That much was clear in the build-up. It was calm, fun as if Fury was welcoming us to his house and didn’t want anything spilled on the carpets. He was open and effusive in praise of his opponent, he defused tension that seemed to come from his father at the press conference, he was in control.

And he sold 90,000 or so seats. On his own? Well, with little help from his opponent. Let’s be clear here, Tyson Fury had the best homecoming he could have had.

He’s been accorded the kudos he deserved in his own country. Why would he want to go back on the road?

He’ll Be Bored

What? He’ll still box, just in exhibition matches; he’s even teased fighting UFC champ Francis Ngannou. As we’ve seen from Floyd Mayweather’s exploits recently, exhibitions don’t stop people talking, don’t stop people watching, and don’t stop money being made.

Then there’s the Fury character. He’s a walking entertainment; naughty, funny, bigger than life, and a bit unpredictable, reality TV and chat shows await if he wants it. But he says he has 100 million in the bank and appears happy with his lot, family life seems good and he wants to enjoy it.

He can make his decisions, it’s all at his feet.

Does He Need To Retire?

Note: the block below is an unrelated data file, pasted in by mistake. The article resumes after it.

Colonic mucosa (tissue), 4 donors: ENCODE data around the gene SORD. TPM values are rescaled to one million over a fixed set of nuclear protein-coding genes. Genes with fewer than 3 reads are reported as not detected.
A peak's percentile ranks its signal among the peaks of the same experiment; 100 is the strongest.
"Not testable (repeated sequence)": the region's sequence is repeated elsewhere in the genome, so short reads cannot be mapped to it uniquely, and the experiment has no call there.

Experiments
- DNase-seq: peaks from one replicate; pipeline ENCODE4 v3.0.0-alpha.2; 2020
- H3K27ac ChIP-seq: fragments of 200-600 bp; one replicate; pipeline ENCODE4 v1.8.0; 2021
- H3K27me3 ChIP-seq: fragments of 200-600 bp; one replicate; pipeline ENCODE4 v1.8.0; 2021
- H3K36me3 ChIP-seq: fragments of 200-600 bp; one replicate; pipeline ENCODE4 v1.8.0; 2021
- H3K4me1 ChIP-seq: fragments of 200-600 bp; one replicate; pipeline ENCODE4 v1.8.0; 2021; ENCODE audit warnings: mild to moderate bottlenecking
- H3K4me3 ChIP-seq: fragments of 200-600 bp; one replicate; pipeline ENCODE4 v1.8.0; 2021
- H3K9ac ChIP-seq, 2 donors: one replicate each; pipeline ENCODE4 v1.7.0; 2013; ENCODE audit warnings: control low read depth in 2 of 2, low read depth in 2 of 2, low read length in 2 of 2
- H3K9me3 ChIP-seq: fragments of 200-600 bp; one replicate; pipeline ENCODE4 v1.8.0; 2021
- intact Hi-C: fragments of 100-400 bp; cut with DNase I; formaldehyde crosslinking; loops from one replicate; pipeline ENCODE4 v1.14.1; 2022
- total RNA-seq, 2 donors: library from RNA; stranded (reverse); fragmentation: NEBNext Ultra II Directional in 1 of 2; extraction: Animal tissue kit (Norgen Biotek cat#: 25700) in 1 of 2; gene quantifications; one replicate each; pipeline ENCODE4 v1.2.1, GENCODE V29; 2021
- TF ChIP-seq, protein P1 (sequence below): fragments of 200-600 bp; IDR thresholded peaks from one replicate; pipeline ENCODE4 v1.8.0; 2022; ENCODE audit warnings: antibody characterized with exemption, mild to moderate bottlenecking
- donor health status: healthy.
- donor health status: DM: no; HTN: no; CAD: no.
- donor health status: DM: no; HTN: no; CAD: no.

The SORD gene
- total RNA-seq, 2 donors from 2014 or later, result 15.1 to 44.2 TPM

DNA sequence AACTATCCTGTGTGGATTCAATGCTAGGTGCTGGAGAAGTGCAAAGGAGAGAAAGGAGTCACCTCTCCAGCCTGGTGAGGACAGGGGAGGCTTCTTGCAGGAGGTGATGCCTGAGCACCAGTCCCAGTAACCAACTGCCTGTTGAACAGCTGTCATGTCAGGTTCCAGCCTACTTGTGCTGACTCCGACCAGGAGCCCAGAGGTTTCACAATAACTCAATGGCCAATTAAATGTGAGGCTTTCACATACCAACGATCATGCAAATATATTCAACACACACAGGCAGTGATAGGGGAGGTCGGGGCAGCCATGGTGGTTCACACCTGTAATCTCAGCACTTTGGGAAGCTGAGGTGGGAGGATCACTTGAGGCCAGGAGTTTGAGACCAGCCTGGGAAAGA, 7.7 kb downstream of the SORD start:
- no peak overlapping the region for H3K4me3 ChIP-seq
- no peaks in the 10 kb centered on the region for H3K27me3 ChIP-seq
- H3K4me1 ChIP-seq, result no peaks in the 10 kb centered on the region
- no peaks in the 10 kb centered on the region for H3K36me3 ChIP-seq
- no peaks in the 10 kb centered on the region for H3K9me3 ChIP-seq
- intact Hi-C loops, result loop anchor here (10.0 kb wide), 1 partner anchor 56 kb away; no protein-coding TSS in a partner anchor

All that rising from the mat stuff in the trilogy against Wilder that we love. That shaking of the head and carrying on. All that has to have an effect, he may only be 33 but he has taken some tumbles.

And who is being suggested as an opponent? Why Oleksandr Usyk, the man who boxed AJ’s ears off recently, a man who can box, a man who may be able to cut the space and get at Tyson Fury.

And Fury is on record as saying that a boxer who bothered him was one with the good movement who could slip and slide – why put himself through that possibility with Usyk?

Some may scream cowardice; I just think it’s clever. Choose your battles. Don’t be goaded into trouble.

Tyson Fury Is Smart

That’s surely what we’ll be saying if he stays out of the game and keeps his persona out there. Won’t we?

I don’t hear any denigrating Lennox Lewis…

Enjoy your time, Tyson, you deserve it. I’m not sure there’ll be another like you for generations.

We’ll just have to cope.